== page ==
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Hood v. Ryobi America Corp.

Citation. 181 F.3d 608 (4th Cir. 1999)
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Brief Fact Summary.

Despite reading the operator’s manual and stickers on the saw warned that users should only operate the saw with the blade guards in place or risk serious personal injury, Hood nonetheless detached the blade guards. The saw blade flew off, injuring Hood.

Synopsis of Rule of Law.

A manufacturer may be liable for placing a product on the market that bears inadequate instructions and warnings or that is defective in design.


Hood purchased a Ryobi saw for house repairs. The saw blade was shielded nearly entirely by blade guards, the top half of which was metal and the lower half of which was a transparent plastic guard that retracted into the upper guard as the saw came into contact with the work piece. A number of warnings in the operator’s manual and affixed to the saw itself stated that the user should only operate the saw with the blade guards in place or risk serious personal injury.

Despite having read the operator’s manual and seen the warnings affixed to the saw, Hood detached the blade guards when he was unable to cut a piece of wood completely and then continued to operate the saw without the blade guards for another 20 minutes, at which time the saw blade flew off the saw and partially amputated his left thumb and lacerated his right leg.

Hood contends that he was unaware that removing the blade guards would permit the spinning blade to detach from the saw and that he believed that the blade guards were solely intended to prevent a user’s clothing or fingers from coming into contact with the saw blade.


  1. Did Ryobi fail to adequately warn of the dangers associated with using the saw blade without the blade guards?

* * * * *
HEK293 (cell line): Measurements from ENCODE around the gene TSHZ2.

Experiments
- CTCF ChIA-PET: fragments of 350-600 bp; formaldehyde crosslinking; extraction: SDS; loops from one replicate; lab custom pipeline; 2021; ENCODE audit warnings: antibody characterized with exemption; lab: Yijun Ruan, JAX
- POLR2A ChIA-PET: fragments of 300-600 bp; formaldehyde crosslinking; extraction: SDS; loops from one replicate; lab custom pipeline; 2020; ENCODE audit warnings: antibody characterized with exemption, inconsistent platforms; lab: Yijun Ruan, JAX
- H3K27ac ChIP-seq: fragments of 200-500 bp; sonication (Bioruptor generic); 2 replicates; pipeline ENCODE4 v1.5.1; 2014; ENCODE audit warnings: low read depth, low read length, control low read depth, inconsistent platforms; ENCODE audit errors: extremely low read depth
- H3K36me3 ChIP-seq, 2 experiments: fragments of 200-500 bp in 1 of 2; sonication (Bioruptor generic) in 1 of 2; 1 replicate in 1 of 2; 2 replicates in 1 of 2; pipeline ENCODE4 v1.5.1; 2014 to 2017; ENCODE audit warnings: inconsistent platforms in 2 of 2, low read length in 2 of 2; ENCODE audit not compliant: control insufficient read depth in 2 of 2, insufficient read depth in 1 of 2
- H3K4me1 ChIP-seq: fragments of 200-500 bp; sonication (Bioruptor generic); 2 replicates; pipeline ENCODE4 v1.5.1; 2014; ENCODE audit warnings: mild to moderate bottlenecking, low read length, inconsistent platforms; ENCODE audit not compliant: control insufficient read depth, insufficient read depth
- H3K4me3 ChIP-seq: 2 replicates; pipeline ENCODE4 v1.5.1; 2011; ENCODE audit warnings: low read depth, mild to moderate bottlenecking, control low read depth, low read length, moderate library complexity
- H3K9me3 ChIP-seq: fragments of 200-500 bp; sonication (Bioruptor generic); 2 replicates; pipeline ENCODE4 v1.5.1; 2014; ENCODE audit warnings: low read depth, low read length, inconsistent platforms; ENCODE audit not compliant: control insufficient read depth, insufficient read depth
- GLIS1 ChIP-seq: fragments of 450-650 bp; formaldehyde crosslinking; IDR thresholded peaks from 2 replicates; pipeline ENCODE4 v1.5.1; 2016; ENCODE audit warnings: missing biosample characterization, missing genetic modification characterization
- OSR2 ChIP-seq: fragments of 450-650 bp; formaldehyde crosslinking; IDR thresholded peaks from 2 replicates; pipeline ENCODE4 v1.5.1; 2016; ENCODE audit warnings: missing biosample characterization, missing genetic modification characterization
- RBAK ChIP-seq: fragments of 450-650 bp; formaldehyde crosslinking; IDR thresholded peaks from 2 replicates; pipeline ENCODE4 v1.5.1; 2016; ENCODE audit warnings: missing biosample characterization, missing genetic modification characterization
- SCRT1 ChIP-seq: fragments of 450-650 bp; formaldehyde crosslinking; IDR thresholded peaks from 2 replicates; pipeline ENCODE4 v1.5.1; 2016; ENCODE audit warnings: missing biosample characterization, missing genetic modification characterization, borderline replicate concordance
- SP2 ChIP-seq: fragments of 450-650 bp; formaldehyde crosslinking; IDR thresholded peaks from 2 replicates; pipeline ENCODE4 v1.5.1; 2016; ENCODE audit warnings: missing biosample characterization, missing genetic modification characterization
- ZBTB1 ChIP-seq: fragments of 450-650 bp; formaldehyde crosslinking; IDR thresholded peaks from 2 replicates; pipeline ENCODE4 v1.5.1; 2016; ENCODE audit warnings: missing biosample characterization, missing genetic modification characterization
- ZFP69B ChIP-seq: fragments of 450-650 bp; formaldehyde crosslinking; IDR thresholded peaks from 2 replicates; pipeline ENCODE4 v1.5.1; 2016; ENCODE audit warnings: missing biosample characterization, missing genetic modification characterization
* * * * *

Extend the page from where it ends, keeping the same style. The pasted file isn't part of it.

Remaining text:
2. Was the design of the saw defective?



  1. No. Ryobi provided adequate warning of the dangers of using the saw without the blade guards in place.
  2. No. The design of the saw was not defective.


Hood contends that an adequate warning would have explained the consequences of removing the blade guards (i.e., that the blade itself would detach). However, Maryland’s law requires not an encyclopedic warning, but rather a clear and specific warning, where the costs to change the warning outweigh the benefits of providing more detail to the warning.

Here, the price of more detailed warnings goes beyond the additional printing fees. Studies show that excessive detail in warnings can undermine the effectiveness of the warnings altogether because the warnings become too long and technical to understand for the average consumer.

Ryobi’s warnings are clear and unequivocal. At least nine warnings in the operator’s manual and affixed to the saw warn the user not to operate the saw without the blade guards. For the ordinary user, these warnings would be sufficient to prevent the injury that occurred here, as has been indicated by data that shows only one similar accident occurred in the last 15 years.

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